Apple is attempting to sink its hooks even deeper into our pocketbooks with its recent release of its new streaming music service. Apple Music is a relatively simple idea: pay a monthly fee in return for access to an enormous database of music that you can stream as much as you want. Services like Spotify and Rdio already do as much, but Apple is hoping to corner the market via its massive network of iTunes users.
The service is free for 3 months, and part of the way it works is that it asks for you to tap circular icons representing the genres of music you like and dislike. It combines this information with your purchasing and listening history on iTunes to offer you curated lists of music as well as suggestions for new artists you might like. Apple Music works on the premise that it wants to get to know you and your music habits.
The technology we use on a daily basis is actively seeking to get to know us better, but we are becoming lonelier as a culture. The irony is astounding. Work in the Generalized Social Survey has revealed that Americans have few confidants, but larger circles of friends. We know a lot of people, but don’t have many we can really talk to. We live a mile wide and an inch deep.
It’s even worse for leaders. The natural position of a leader means that there is increased distance from others. It’s difficult to balance oversight, direction, and accountability along with trust, intimacy, and openness in relationships. Many leaders give up trying to forge friendships with those they lead because it’s simply too hard. We build our technology on the foundational principle that it works better when it knows more about us, but we don’t follow the same principle in our lives.
Perhaps it is because friendships, like all relationships, take time, effort, and energy. Leaders face tremendous pressure to handle stress and make difficult decisions, and at the end of the day it can seem exhausting to think about others. So we choose the path of least resistance and pick relationships we can manage on our time. Isn’t it interesting, though, that the requirements of managing others (oversight, direction, and accountability) that drive us away from others are exactly what we need most in our friends?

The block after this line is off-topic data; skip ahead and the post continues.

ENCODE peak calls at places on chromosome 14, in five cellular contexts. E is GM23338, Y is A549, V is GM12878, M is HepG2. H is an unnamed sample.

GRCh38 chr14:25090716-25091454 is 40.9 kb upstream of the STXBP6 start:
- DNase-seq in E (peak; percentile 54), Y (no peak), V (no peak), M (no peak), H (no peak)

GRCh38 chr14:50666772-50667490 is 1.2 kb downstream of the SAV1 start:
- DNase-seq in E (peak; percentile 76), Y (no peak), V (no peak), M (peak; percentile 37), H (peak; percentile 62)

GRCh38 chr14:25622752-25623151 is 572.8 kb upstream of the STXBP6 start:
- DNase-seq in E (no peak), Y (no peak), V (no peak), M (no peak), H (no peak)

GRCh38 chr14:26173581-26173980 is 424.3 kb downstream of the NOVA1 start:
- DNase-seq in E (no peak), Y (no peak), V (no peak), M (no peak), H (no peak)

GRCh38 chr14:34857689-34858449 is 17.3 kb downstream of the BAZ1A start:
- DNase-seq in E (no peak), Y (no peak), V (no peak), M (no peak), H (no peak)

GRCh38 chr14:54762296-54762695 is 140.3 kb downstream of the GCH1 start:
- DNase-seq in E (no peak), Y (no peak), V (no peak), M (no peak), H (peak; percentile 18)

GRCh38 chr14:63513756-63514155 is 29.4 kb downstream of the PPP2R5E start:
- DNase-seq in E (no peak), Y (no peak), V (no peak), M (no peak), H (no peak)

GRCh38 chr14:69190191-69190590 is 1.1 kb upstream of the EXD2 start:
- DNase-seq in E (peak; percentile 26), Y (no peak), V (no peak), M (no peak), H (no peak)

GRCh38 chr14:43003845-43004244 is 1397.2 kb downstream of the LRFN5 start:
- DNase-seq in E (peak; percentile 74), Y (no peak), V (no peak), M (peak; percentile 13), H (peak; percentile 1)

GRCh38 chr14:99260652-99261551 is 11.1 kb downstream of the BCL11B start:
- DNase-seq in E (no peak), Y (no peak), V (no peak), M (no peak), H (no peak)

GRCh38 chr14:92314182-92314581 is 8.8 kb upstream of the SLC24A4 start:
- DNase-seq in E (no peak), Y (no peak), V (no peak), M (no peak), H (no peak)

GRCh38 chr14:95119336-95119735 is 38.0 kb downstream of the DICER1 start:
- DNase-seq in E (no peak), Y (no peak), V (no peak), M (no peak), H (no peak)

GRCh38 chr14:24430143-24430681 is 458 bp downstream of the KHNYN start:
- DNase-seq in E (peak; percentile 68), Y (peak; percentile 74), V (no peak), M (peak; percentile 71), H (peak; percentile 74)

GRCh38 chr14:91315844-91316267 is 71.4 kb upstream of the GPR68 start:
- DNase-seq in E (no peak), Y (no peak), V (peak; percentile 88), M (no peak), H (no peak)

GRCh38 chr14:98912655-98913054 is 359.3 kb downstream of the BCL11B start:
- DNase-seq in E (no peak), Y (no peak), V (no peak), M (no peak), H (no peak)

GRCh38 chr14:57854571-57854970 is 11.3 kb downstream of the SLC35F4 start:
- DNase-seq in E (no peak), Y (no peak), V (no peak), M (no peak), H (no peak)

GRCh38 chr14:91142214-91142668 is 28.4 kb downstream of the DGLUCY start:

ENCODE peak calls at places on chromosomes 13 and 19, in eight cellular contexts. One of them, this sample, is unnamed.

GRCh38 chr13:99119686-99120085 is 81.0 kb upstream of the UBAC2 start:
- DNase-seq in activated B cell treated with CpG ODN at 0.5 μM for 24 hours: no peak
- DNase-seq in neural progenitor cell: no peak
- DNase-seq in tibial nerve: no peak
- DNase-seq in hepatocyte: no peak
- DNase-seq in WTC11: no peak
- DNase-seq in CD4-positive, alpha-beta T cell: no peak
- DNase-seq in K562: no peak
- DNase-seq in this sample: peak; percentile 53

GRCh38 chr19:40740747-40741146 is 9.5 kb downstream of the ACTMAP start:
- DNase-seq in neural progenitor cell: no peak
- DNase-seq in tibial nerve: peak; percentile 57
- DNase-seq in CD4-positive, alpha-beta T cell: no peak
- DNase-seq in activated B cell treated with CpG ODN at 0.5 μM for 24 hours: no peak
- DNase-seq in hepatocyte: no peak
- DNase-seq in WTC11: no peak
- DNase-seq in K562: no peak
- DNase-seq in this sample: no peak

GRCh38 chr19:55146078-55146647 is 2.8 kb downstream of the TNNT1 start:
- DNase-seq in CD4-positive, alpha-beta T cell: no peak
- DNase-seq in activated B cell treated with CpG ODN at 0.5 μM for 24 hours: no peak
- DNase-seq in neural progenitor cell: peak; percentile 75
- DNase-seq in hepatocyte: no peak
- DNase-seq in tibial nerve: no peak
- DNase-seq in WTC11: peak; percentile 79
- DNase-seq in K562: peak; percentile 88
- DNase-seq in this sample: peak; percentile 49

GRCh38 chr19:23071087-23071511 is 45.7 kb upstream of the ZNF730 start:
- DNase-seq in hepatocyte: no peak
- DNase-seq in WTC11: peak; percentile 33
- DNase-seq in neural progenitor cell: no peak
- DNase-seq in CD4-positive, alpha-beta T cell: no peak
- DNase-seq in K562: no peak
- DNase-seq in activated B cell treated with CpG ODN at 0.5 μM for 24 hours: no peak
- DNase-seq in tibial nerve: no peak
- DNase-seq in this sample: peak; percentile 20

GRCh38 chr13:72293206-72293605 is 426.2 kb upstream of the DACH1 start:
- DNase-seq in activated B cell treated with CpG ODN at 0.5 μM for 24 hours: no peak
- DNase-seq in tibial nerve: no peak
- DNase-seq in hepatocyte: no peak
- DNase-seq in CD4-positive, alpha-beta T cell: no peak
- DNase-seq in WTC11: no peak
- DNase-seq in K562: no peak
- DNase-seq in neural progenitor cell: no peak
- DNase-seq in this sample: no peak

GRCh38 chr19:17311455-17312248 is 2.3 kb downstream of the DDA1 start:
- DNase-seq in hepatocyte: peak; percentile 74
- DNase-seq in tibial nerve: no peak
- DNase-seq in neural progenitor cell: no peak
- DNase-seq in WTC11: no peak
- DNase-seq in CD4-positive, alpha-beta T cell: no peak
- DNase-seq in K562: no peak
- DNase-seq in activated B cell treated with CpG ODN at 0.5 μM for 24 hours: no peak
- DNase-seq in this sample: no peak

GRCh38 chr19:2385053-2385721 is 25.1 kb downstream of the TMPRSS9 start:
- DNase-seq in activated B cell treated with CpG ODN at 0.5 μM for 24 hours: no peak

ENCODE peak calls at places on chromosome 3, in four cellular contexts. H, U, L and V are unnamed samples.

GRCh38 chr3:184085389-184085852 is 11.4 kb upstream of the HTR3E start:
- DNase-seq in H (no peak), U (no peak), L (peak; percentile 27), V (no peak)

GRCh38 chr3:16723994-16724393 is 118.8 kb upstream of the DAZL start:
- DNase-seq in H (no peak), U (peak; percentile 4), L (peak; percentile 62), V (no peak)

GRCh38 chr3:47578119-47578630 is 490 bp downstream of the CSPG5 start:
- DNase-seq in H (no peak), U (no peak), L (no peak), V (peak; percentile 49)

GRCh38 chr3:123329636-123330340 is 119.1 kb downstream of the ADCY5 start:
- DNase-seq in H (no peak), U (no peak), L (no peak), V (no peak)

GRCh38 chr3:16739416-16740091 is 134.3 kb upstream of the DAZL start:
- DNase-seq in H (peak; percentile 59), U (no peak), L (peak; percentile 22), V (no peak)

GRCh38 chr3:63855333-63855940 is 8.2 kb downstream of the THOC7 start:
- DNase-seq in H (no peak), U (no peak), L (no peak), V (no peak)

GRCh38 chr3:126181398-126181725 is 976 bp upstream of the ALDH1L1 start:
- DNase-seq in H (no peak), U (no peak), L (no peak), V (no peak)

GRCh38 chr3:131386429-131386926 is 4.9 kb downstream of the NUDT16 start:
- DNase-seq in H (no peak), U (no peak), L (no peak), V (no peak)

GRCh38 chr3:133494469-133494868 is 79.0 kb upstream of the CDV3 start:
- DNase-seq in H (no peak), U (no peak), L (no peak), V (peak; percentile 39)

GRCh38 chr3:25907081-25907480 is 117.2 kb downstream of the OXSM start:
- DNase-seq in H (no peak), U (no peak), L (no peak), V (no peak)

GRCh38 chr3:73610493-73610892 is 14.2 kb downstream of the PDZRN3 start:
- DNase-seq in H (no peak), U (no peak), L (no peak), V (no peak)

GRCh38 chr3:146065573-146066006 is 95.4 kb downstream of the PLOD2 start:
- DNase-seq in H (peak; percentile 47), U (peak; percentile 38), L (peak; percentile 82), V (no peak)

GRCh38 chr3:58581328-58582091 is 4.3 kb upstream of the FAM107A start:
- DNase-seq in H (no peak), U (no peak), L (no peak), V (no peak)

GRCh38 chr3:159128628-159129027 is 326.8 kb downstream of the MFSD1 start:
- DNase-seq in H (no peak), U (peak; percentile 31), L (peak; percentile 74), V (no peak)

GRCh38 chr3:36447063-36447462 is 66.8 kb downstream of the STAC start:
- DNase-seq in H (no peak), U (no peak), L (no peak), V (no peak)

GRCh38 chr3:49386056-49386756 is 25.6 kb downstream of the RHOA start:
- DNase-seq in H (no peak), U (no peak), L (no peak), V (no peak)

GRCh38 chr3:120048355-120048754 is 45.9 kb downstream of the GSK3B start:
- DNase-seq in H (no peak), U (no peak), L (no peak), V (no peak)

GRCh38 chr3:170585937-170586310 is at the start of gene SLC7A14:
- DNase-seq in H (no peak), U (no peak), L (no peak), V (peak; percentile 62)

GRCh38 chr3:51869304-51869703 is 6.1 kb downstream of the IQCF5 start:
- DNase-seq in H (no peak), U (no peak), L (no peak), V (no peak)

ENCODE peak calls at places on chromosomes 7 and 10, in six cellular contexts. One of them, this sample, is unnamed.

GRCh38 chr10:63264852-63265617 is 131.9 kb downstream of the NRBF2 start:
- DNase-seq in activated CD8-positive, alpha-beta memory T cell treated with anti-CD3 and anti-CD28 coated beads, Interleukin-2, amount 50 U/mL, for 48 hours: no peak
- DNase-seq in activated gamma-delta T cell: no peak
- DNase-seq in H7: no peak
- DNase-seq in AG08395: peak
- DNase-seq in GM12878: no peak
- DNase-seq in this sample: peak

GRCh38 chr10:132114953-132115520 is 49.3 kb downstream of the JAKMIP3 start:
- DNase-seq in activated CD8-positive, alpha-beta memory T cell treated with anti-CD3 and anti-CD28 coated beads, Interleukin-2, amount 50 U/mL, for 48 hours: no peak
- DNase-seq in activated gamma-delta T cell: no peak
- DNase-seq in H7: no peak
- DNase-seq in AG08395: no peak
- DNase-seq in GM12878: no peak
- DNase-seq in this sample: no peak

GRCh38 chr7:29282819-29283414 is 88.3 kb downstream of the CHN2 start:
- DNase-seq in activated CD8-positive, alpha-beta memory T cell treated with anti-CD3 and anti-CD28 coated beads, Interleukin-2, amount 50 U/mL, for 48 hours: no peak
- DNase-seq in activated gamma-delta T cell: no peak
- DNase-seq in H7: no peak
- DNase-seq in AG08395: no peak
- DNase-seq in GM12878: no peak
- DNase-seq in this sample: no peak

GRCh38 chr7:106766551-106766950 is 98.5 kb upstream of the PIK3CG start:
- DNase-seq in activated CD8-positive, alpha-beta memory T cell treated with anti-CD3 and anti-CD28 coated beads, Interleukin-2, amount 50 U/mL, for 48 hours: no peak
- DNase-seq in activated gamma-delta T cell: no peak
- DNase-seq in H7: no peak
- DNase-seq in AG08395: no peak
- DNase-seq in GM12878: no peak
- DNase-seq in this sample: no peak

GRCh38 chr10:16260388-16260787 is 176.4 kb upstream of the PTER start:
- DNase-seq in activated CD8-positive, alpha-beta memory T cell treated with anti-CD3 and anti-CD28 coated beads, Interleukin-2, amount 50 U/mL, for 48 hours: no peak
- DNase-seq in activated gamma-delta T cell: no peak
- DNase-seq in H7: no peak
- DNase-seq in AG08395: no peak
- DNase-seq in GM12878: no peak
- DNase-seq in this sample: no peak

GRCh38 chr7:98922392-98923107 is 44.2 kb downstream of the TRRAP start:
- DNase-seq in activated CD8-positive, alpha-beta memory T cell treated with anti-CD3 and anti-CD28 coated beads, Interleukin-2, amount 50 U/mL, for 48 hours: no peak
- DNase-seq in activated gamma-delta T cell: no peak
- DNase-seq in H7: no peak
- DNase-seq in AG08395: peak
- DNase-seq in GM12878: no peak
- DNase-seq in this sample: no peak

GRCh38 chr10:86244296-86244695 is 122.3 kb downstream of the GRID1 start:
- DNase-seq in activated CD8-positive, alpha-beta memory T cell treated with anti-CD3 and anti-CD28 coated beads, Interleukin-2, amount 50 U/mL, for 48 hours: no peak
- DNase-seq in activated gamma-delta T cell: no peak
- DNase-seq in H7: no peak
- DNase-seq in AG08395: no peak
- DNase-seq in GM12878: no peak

I recently returned from a study trip to England, where I had the chance to trace some of the footsteps of one of my heroes, C.S. Lewis. Our group visited his home outside of Oxford, known as “The Kilns”, and walked historic Addison’s Walk. As we considered his legacy, the theme of community kept coming to the fore. Lewis intentionally surrounded himself with friends who influenced every facet of his life. In a letter to a former pupil, he describes the impact of his friends upon his life:
“Williams, Dyson of Reading, & my brother (Anglicans) and Tolkien and my doctor, Havard (your Church) are the ‘Inklings’ to whom my Problem of Pain was dedicated. We meet on Friday evenings in my rooms: theoretically to talk about literature, but in fact nearly always to talk about something better. What I owe to them all is incalculable. Dyson and Tolkien were the immediate human causes of my own conversion. Is any pleasure on earth as great as a circle of Christian friends by a good fire?”
A friendless leader is a lonely, isolated soul that is most vulnerable to the whispers of the Enemy. We need friends to encourage us and remind us of who we are in Christ. We need friends for all the highs and lows of both leadership and general life. We need friends for the richness they bring to life.
Proverbs 17:7 says: “A friend loves at all times, and a brother is born for adversity.” Who are the friends that walk with you through life? Have you taken the time to thank God for them today? To Lewis, friendship was the “chief happiness of life.” Can you say the same?